Establishing genetic baselines for historic coregonine diversity in Lake Superior

Contributing Authors

Amanda Ackiss (USGS,, Owen Gorman (USGS)

Project Description

New research surveying morphological and genetic data across contemporary diversity in the cisco species complex has highlighted critical gaps in our understanding of the historic deepwater diversity in Lake Superior. Historic ciscoe diversity in Lake Superior, which includes 4 described species (Coregonus artedi, C. hoyi, C. kiyi, and C. zenithicus) and 3 described subspecies (C. nigripinnis cyanopterus, C. reighardi dymondi, and C. artedi albus), has been the subject of some debate among biologists (Eshenroder et al. 2016). In 1980, C. r. dymondi and C. n. cyanopterus were synonymized with C. zenithicus (Todd & Smith, 1980), however, Schmidt et al. (2011) found significant isotopic differences in museum specimens of C. r. dymondi suggesting it could be a valid subspecies. Contemporarily, the 4 described species are considered extant with all but C. zenithicus considered common, along with rare occurrences of a fifth C. nigripinnis-like form (Eshenroder et al. 2016). Recent genomic and isotopic data support the presence and differentiation of the 3 common species (C. artedi, C. hoyi, C. kiyi) but have not indicated evidence for significant differences in specimens identified as C. zenithicus (Ackiss et al. 2020, Bernal et al. 2022); both cited studies, however, were restricted to small sample sizes and/or limited geographic scopes. A FY20 GLRI-funded project entitled “Morphologic, geographic and genetic variation among Lake Superior ciscoes” led by co-PI Gorman, sought to address these issues by comprehensively surveying the contemporary morphological and genomic diversity of thousands of Lake Superior ciscoes across multiple geographic locations (Gorman et al, 2022a, b). Preliminary morphological data show evidence for a Lake Superior fish matching the description of C. reighardi by Koelz (1924, 1929) from Lake Michigan. These putative C. reighardi also exhibit a distinct genotype from the 3 common ciscoes and clusters with genotypes from C. reighardi scales collected in Lake Michigan prior to extinction. Despite the expanded dataset compiled by Gorman, the status of C. zenithicus and C. nigripinnis remains in question as contemporary specimens identified through morphology frequently genotype as C. hoyi, periodically as C. kiyi or C. reighardi, or somewhere intermediate. Unlike what was seen with C. reighardi, when historic Lake Michigan C. zenithicus genotypes were combined with contemporary Lake Superior data, those samples grouped out as a fifth discrete genetic cluster, rather than align with any Lake Superior C. zenithicus. There are numerous hypothetical explanations for the lack of contemporary evidence for discrete C. zenithicus and C. nigripinnis genotypes in Lake Superior. For example, it is possible that the historic forms were not true species or subspecies but rather zenithicus- or nigripinnis-like morphotypes of other species arising from phenotypic plasticity. Alternately, one or both may have at one point been genetically discrete and subsequently introgressed with another ciscoe species such as C. hoyi (proposed in Bernal et al. 2022). Stressors that significantly reduce the population sizes of closely related species, such as those that led to the declines of Great Lake coregonines, have been shown to induce a phenomenon known as reverse speciation which has been documented in complexes of European whitefish (Vonlanthen et al. 2012, Frei et al. 2022). With the impending resurrection of an extinct species (e.g., C. reighardi) and the lack of genetic support for what were recently assumed to be extant, rare species or subspecies, our understanding of the extant coregonine diversity in Lake Superior has fundamentally shifted, raising important questions that impact the conservation and restoration of ciscoes throughout the Great Lakes basin. The Lake Superior Biological Station (LSBS) in Ashland, WI contains an archive of thousands of historic scale samples collected from ciscoes from the late 1950s through the 1980s. We propose to survey this historic Lake Superior diversity using the same genomic methods used to recently survey contemporary diversity. These methods were successfully used on historic scale samples from 1920s-1990s in Lake Michigan for a previous GLRI grant entitled “Historical and Contemporary Genetic Diversity of Coregonus species from Lake Michigan,” and will enable direct comparisons between prior and proposed research. Historic genomic baselines will help shed light on the validity of Lake Superior C. zenithicus and C. nigripinnis, provide valuable comparisons between pre-collapse and post-collapse Lake Superior ciscoe diversity, and guide well-informed conservation and restoration actions to 1) preserve extant native preyfish diversity in Lake Superior and 2) leverage it as a resource for restoring lost coregonine biodiversity across the rest of the Great Lakes basin.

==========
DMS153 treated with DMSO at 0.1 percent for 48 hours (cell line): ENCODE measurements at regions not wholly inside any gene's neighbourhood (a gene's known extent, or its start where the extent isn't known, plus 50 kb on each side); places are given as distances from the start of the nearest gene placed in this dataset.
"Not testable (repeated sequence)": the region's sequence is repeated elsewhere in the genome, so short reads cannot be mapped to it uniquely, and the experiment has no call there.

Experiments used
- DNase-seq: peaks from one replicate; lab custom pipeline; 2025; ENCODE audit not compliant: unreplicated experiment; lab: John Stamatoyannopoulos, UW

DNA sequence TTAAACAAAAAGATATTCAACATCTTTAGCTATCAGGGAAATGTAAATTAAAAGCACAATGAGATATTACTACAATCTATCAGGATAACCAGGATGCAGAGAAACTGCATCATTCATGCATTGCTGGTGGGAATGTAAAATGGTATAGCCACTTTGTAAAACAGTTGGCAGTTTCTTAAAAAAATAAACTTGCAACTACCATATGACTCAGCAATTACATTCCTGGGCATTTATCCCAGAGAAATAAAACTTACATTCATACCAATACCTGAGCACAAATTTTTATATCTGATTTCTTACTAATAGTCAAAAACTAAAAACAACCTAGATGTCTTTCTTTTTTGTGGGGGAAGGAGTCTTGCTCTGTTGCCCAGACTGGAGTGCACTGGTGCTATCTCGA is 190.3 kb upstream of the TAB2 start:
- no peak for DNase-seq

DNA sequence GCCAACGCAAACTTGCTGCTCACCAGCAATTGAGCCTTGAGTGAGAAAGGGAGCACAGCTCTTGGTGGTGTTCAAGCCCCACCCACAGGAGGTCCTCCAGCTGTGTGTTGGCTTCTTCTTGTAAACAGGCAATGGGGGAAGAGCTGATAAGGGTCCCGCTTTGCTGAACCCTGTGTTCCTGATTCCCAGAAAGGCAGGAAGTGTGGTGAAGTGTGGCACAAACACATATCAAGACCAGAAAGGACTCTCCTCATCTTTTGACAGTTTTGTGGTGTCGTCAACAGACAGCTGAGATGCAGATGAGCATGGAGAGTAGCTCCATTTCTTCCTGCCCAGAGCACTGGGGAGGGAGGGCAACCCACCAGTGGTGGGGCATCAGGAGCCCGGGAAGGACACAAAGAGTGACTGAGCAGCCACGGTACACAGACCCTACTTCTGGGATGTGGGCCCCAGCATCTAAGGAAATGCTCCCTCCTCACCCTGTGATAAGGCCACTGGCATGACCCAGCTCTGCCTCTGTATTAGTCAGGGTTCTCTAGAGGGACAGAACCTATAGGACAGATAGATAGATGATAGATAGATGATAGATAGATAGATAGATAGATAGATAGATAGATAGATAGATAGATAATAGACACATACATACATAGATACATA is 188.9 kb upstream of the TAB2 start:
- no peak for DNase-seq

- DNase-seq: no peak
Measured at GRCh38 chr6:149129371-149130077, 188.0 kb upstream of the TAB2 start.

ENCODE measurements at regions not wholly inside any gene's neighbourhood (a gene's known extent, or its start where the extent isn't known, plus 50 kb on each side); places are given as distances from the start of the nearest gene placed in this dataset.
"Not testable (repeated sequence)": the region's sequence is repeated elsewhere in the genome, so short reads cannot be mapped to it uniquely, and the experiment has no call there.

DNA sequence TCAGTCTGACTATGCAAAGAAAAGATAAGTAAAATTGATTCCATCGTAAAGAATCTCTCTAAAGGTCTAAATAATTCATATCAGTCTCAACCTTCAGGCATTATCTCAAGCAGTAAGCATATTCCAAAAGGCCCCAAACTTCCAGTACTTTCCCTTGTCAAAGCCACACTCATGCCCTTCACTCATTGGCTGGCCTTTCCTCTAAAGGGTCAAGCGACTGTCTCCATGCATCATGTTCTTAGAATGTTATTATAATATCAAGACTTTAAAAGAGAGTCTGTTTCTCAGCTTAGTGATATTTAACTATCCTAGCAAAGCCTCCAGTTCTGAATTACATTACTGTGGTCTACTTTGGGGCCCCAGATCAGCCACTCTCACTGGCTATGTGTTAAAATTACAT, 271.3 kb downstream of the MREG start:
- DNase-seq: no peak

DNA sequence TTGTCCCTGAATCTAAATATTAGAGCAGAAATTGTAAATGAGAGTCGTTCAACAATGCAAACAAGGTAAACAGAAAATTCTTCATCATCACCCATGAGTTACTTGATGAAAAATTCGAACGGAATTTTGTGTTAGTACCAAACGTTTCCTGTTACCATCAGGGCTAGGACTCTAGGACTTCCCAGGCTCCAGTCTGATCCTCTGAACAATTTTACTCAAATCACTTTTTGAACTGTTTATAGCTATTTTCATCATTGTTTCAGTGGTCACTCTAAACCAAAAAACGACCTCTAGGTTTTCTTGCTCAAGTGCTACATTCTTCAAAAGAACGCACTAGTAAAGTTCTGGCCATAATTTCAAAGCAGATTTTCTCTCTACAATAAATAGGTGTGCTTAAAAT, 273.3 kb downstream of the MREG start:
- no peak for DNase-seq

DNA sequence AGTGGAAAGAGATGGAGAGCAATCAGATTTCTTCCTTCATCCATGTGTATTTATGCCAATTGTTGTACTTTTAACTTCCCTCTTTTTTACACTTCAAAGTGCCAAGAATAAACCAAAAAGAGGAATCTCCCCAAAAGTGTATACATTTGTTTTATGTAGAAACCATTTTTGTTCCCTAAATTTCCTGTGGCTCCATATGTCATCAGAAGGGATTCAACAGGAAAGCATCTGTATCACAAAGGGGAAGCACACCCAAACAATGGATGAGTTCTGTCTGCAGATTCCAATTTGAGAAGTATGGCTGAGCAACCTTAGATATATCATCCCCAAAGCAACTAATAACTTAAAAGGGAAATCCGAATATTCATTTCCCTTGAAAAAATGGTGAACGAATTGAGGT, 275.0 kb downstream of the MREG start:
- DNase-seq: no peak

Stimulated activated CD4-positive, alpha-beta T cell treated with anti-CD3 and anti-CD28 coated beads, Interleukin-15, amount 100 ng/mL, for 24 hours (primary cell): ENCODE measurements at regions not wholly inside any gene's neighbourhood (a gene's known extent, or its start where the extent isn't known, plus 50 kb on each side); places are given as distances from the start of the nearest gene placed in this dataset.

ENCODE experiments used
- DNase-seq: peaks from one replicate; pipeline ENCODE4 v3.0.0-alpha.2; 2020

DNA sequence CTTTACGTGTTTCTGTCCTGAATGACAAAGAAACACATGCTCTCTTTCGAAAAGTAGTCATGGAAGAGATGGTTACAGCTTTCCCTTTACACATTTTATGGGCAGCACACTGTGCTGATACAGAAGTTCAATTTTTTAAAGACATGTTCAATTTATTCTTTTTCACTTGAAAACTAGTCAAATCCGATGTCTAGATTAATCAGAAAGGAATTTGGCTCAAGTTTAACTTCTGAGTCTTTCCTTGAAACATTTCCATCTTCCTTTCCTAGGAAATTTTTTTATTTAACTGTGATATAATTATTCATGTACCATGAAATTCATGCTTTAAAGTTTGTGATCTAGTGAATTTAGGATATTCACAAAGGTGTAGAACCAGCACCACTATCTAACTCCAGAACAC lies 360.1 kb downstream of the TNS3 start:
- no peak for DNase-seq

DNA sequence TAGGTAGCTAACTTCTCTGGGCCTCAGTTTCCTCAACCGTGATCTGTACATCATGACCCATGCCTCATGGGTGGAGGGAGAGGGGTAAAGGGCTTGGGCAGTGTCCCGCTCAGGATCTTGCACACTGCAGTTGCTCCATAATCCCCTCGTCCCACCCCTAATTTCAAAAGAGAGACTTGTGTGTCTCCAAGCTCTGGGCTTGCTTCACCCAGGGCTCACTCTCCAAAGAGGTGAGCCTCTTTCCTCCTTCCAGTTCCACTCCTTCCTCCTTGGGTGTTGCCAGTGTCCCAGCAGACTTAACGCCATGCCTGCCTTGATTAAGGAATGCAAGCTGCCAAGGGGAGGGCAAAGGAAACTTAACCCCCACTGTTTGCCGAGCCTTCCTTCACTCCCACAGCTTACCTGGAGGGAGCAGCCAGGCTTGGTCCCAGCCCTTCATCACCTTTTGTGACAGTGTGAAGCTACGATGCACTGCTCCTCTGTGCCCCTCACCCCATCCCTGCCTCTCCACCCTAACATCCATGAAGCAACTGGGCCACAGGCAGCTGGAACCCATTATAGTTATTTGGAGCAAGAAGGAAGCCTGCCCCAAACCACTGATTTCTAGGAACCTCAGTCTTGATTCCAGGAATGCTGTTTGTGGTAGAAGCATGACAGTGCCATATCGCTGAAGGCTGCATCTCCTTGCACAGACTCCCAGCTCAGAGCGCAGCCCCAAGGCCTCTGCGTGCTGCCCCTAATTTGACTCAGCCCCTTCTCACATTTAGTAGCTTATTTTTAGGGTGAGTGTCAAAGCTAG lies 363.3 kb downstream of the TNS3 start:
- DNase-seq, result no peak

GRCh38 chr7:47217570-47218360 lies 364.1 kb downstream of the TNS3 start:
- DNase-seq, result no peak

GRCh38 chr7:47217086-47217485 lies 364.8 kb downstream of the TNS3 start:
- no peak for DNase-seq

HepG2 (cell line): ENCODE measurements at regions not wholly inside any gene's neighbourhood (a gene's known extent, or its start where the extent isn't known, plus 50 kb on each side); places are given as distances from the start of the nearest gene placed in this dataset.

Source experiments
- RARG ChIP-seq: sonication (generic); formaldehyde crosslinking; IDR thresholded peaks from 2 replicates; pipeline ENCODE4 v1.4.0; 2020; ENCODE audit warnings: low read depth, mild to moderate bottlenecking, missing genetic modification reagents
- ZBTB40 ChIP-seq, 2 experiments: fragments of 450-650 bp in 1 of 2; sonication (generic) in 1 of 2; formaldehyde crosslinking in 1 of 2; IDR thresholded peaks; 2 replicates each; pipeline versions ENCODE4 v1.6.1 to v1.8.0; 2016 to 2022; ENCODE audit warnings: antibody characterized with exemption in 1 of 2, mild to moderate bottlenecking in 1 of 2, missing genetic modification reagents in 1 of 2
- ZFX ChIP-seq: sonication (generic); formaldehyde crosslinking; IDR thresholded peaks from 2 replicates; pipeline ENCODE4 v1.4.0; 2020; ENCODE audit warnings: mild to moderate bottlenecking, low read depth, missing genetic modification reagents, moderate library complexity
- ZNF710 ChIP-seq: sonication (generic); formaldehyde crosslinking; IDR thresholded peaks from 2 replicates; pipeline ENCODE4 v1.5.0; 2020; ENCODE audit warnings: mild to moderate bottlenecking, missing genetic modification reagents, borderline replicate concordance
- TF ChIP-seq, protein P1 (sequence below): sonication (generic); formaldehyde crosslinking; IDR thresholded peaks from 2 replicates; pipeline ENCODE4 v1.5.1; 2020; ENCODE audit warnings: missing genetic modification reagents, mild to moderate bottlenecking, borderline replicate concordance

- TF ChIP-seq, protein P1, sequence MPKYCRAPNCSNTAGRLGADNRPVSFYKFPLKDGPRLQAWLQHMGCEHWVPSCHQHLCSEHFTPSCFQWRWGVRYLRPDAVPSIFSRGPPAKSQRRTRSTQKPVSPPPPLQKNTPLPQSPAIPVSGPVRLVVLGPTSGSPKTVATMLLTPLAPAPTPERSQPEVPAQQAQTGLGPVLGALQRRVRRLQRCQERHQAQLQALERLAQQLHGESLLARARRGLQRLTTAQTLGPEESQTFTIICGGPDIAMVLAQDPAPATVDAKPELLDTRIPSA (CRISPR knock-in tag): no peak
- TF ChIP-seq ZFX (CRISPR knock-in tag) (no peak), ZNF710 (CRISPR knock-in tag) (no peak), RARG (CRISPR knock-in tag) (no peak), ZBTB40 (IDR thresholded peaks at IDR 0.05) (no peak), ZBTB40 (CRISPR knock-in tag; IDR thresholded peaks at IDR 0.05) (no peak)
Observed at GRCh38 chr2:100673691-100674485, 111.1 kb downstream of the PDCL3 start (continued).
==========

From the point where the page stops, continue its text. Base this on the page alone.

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Restoration Framework Phase

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